If you’re wondering how to figure out shipping and handling costs for your products, there are some important factors to consider. Product type, weight, dimensions, handling time and cost, customer location, and competition should all be considered before determining your average cost of shipping. Finding a middle ground between charging what benefits your business—and pleases the customers—is the mark you should strive for. Additionally, there are different ways to charge for shipping, and some may be more suitable to your target customers than others.
3 Factors to Consider to Charge for Shipping
When companies charge for shipping, they typically wish to charge customers the amount they paid. Unfortunately, customers are not likely to follow through with a purchase if the shipping costs are too close to the original value of the product. There are numerous ways to charge for shipping to prevent your business from losing money while simultaneously marketing your total offer to your customers more effectively. There are also shipping calculators available online that can help you get a better average. Here are some factors to consider before determining how much you should charge for shipping and handling.
First, it is important to consider the kinds of items you sell in your product line. Ask yourself the following questions: How much do the products cost? Are they heavy or lightweight items? What is your average order value? How much do you pay for shipping on average? What is the margin on your average order value? Once you have a good idea of the answers to these questions, you will know how best to charge your customers. If you offer flat rate shipping costs, customers will be encouraged to purchase multiple items to get the most value out of their order.
Knowing where your customers are located can also help you determine the best shipping destination. Are your customers within the same country, international, or both? Do they live in the city or in rural areas that could trigger delivery surcharges? Are these one-time customers or lifetime customers? Information about your customers’ locations and their buying habits should be considered before determining how much you will charge for shipping.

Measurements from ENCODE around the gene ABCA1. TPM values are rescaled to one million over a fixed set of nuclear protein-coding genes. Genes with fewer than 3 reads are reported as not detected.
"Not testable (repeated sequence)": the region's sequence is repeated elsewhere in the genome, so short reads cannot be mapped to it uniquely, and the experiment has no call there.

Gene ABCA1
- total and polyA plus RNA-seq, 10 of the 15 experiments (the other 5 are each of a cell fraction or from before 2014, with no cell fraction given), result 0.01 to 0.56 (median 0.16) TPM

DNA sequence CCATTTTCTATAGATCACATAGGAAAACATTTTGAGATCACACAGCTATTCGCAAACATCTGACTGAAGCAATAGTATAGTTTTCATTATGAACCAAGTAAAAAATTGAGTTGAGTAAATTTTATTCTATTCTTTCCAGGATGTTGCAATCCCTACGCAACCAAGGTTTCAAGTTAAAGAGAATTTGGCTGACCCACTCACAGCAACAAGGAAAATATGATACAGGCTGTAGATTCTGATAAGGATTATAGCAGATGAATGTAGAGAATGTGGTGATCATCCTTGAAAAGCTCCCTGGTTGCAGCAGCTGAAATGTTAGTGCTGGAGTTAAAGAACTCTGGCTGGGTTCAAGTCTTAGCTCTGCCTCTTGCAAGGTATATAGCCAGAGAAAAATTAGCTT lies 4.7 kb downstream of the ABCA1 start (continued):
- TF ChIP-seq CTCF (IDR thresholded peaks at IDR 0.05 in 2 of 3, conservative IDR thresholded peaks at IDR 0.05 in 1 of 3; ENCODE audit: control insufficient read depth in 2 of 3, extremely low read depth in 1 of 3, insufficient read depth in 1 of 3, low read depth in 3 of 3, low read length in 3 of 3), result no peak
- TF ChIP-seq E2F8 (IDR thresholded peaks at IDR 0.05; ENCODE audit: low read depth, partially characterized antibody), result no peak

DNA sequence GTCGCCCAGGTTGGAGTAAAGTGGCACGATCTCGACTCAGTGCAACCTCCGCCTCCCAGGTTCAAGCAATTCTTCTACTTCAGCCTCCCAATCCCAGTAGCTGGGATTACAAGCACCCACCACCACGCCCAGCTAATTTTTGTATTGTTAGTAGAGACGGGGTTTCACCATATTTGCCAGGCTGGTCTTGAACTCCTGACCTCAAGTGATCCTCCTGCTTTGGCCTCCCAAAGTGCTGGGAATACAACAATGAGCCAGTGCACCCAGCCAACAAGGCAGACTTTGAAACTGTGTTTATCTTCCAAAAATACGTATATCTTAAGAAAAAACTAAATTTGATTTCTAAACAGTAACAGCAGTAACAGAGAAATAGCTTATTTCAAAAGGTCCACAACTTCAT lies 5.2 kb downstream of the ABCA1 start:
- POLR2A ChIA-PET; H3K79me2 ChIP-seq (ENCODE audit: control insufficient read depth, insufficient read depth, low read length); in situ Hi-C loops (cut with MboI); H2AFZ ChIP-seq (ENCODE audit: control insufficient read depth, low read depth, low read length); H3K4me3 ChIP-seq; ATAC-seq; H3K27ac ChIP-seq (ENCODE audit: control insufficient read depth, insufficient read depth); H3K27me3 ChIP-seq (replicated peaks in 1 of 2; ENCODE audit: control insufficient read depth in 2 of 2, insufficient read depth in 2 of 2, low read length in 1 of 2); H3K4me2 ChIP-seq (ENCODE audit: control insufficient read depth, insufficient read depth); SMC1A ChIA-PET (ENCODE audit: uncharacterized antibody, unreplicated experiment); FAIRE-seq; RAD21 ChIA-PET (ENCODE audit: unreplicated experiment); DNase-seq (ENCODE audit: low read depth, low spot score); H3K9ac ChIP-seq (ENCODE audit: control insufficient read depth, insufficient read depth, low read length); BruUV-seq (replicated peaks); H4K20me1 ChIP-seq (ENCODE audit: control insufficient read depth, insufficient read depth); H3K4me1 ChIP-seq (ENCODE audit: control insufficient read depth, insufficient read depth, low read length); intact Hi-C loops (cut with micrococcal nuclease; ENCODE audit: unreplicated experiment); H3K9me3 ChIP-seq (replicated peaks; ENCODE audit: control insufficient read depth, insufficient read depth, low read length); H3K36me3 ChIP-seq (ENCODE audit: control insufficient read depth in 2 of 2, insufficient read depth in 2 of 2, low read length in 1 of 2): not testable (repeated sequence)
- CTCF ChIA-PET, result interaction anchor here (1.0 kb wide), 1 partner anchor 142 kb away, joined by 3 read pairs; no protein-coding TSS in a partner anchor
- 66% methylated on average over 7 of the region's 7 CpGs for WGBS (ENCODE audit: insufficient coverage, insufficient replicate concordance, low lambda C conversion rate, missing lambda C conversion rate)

The competitiveness of your brand or niche needs to be considered. If you are in a hyper-competitive industry, or sell items that have almost no competition, your shipping costs could make a huge difference in the success of your sales. If you sell a niche item, like handcrafted jewellery, it might not matter how you charge for shipping versus how much you focus on promoting sales. On the other hand, if you are selling cellphones that can be found in over 100 different online stores, your shipping costs will be a huge factor in determining whether customers buy from you or someone else. Be sure to monitor your competition’s product prices, and their shipping rates, to stay above.
How to Calculate Shipping and Handling Costs
If you want a competitive advantage over other related business in your industry, you will need a firm understanding of how to calculate shipping and handling. Charging too much or too little could tank your sales or profits. There are three elements to add up to determine your shipping and handling costs: packaging, postage, and handling.
It is safe to budget $1.00 for packaging small boxes; however, the cost can still vary depending on the weight or fragility of the items. Small, padded envelopes should not cost more than $0.25. Boxes should cost within $0.75 to $5.00, but some items cost well over that range.
Thanks to the web’s shipping calculators, it’s easy to calculate the postage. You can try the eBay Shipping Calculator, USPS Postage Price Calculator, FedEx Shipping Rate Tools, or UPS Calculate Time and Cost. The rate may differ depending on your carrier, so visit the company’s web site for more accurate calculators.
If you have employees, you need to multiple how long it takes them to prepare each item for shipping by their hourly wage. Your time is also valuable when you work alone. To calculate handling when you work alone, find out how long it takes you to prepare a product for delivery. Set the minimum amount you are willing to be paid per hour for this process, and that would be your hourly rate. Then, apply the same formula as above and you will have your “opportunity cost.”
Ways to Charge for Shipping
Finding a solution that cuts into your margins as minimally as possible but also remains attractive to customers is the real challenge for this process. Shipping and handling fees are the number one factor that leads to customers abandoning their carts. There are different methods for charging for shipping, as you will see below, and you can decide which option is the best based on the standing of your business and your knowledge of your customers.
Get Solutions for Your Shipping and Handling with APS Fulfillment, Inc.
Do you need advice or help setting up your shipping and handling? APS Fulfillment, Inc. has the knowledge and services to make your direct mail and product fulfillment ventures more successful. You can contact APS Fulfillment, Inc. by e-mail at [email protected] or by phone at (954) 582-7450.